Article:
Summer Flowers

Summer is in full swing, and everywhere in gardens, parks, window boxes, and balconies, flowers are bursting with colour.  Flowers can be exciting, calming, awe inspiring – and somehow this summer they seem more wonderful than ever.  Of course, Chelsea has been home to the Royal Horticultural Society’s fabulous Flower Show for more than a century – this year it has been postponed to September, when I’m sure it will be the treasure trove we’ve come to expect. 

Our Biography Collection (Special Collection of Biographies) contains many books about famous gardeners and garden designers, plant collectors and those who developed the scientific understanding of flowers.  For this blog post I want to focus on three people who in very different ways have celebrated flowers and deepened our experience of them. 

Have a look at these exquisite flower pictures which date from the 18th century; it may surprise you to learn that their creator was a woman who completed almost 1000 of these images between the ages of 73 and 82.  You might be further surprised that they are not paintings, but collages.  Mary Delany was born Mary Granville in 1700.  Aged 17, she was married to a man of 60, as a way of consolidating the political aspirations of her aristocratic family.  He died eight years later, and she did not remarry until her early forties, when she became the wife of Irish clergyman Patrick Delany – they divided their time between Dublin and County Down.  Both Delanys were keen gardeners and Mary celebrated flowers in a range of creative work, including watercolour, embroidery and collages with shells.  Delany felt that delicate tissue paper could most closely evoke the texture of actual flower petals, and eventually perfected her original method which she called “paper mosaic”, building detailed flower images with tiny cut-out shapes meticulously layered, and mounted on black paper to dramatic effect (this was revolutionary, as botanical illustrations were traditionally given white backgrounds, echoing herbaria where plant specimens were always shown against white).  She was an expert botanist, and would dissect the flowers before depicting them, to make sure her work was accurate as well as beautiful. King George III and Queen Charlotte became huge fans, as well as friends.  She had a circle of other eminent friends, including Jonathan Swift, and the botanist Sir Joseph Banks, who was a key figure in the founding and development of the Royal Botanic Gardens at Kew. We are fortunate in having nine books about Mrs Delany in the collection, including a tiny volume of her letters from 1821 which is illustrated with a silhouette portrait of her at the age of 87 and a 21st century volume of recipes, remedies and etiquette tips gleaned from her letters.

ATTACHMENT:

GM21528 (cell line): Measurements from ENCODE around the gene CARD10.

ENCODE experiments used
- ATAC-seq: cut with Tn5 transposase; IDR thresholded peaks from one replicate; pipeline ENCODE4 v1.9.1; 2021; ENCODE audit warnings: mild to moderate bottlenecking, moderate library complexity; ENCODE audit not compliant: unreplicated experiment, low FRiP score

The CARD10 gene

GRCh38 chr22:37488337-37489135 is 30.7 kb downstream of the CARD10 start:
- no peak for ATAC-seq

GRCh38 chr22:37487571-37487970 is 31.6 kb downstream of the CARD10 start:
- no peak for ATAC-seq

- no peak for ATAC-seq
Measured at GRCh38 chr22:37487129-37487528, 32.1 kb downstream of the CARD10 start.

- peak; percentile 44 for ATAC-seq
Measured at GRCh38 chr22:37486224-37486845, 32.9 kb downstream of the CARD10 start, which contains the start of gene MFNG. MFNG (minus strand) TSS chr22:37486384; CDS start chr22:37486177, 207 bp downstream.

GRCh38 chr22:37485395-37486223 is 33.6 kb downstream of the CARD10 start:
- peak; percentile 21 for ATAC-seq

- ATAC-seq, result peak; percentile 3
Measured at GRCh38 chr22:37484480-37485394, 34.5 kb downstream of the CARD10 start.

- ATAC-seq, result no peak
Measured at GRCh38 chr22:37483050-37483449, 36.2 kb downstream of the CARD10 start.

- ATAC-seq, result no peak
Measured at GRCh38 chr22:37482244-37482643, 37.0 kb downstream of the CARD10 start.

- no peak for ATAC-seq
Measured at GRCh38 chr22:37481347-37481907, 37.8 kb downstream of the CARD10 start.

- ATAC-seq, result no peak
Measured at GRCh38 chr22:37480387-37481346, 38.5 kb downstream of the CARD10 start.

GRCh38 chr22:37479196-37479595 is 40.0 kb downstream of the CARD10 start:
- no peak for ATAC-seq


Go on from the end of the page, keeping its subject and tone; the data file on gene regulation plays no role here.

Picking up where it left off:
William Robinson‘s career began humbly in Ireland, when he was employed as a teenaged “garden boy” by the Marquess of Waterford.  His precocious expertise with flowers led him to become one of the most influential gardeners of the late19th and early 20th centuries.  In 1861, when he was only 23, he moved to London to work at Regents Park, where he became an authority on British wildflowers.  He wrote a range of gardening books which were so successful that he was able to buy Gravetye Manor in Sussex, where he set about creating a magnificent range of gardens.  Robinson championed wild, natural styles of garden design, taking inspiration from the traditional English cottage garden – he railed against straight lines, “carpet” beds of monotonous bright colours, and the formality of topiary and statues (he was very critical of some of the contemporary plantings in Kensington Gardens, which he considered hideous). Instead he promoted the abundance of simple, often neglected, meadow flowers, blurring the boundary between garden and wild countryside, and bringing the Arts and Crafts aesthetic into the garden.  His were amongst the go-to books for millions of British gardeners up until the 1930s, when he died and his fame began to fade.